The result showed that there was no significant change in the blood glucose levels of rats in group I that received tween-80 solutions (negative control). The methanolic extract of P. foetida in all the doses used, including the reference drug, caused a time dependent and significant (p < 0.001) reduction of the blood glucose levels of the alloxan-induced diabetic rats when compared to the negative control group. The highest activity of P. foetida extract in this experiment was observed at the dose of 250 mg/kg while the reference drug glibenclamide (5 mg/kg) had a superior activity.

REFERENCES

1.    Blatter E, Caius JF, et. al. Indian Medicinal Plants. 1981; 2:1297-1299.

2.    Giuseppina B, Cristiana L, Guido L, Piero C, Antonio L, Daniele R. Therapeutic effect of diagnostic ultrasound on enzymatic thrombolysis. an in vitro study on blood of normal subjects and patients with coronary artery disease.Thromb Haemost. 2004; 91:1078-1083.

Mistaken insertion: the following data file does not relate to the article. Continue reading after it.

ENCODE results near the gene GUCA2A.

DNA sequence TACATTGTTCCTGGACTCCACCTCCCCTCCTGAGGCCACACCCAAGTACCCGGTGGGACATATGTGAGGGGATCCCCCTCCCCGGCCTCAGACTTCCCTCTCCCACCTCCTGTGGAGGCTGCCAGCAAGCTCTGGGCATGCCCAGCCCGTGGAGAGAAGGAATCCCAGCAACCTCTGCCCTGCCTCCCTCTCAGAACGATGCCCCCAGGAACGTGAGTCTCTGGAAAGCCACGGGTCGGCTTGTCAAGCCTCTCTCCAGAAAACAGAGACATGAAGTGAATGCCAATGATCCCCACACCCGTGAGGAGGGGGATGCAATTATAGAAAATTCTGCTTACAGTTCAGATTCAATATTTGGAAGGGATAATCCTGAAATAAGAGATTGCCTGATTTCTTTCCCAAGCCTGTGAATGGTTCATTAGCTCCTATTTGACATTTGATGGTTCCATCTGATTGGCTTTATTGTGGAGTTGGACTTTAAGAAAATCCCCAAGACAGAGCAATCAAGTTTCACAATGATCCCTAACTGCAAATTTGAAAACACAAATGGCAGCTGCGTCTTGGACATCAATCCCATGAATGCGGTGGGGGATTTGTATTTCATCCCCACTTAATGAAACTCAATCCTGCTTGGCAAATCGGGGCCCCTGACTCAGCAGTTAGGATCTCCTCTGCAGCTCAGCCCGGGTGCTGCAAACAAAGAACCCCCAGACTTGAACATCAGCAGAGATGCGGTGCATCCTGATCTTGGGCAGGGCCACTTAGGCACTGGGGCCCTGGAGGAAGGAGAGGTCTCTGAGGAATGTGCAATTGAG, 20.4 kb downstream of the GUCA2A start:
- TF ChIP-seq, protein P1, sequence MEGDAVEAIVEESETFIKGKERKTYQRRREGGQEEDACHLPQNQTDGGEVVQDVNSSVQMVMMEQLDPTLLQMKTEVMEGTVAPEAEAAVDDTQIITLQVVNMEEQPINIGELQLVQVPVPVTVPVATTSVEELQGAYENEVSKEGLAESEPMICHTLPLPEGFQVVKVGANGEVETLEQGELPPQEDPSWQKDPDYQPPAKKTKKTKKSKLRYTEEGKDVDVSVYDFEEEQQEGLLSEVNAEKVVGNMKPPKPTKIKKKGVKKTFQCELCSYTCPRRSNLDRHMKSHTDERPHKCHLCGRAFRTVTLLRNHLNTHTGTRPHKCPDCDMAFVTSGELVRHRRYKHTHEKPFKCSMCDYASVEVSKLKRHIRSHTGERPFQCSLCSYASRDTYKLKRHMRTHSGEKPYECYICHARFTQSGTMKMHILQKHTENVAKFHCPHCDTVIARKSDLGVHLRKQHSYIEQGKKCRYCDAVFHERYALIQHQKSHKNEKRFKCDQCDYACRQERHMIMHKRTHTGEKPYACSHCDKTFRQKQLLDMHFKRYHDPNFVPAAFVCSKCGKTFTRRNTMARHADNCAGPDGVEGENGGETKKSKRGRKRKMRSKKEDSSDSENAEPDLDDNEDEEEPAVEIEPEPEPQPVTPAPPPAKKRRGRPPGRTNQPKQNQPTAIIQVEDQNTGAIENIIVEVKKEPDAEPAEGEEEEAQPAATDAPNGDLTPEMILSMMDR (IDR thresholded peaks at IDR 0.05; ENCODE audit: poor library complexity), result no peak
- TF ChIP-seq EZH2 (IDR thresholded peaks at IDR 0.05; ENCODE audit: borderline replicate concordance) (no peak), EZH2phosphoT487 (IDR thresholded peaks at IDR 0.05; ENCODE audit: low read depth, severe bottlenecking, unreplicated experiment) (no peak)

3.    Bailey CJ and Day C. Traditional plant medicines as treatments for diabetes. Diabetes Care. 1989; 12:553-564.

4.    Mitra SK, Gopumadhavan S, Muralidhar TS, Anturlikar SD, Sujatha MB. Effect of a herbomineral preparation D-400 in streptozotocin induced diabetic rats. J Ethnopharmacol. 1996; 54:41-46.

5.    Annapurna A, Kanaka, Mahalakshmi D, Murali KK. Antidiabetic activity of a polyherbal preparation (tincture of punchparna) in normal and diabetic rats. Indian J Exp Biol. 2001; 39:500-502.

6.    Bhattacharya SK, Satyan KS, Chakrbarti A.Effect ofTrasina, an ayurvedic herbal formulation, on pancreatic islet superoxide dismutase activity in hyperglycaemic rats. Indian J Exp Biol. 1997; 35:297-299.

7.    Adams DS, Griffin LA, Nachajko WR, Reddy VB, Wei CM.A synthetic DNA encoding a modified human urokinase resistant to inhibition by serum plasminogen activator inhibitor. J Biol Chem. 1991; 266:8476-8482.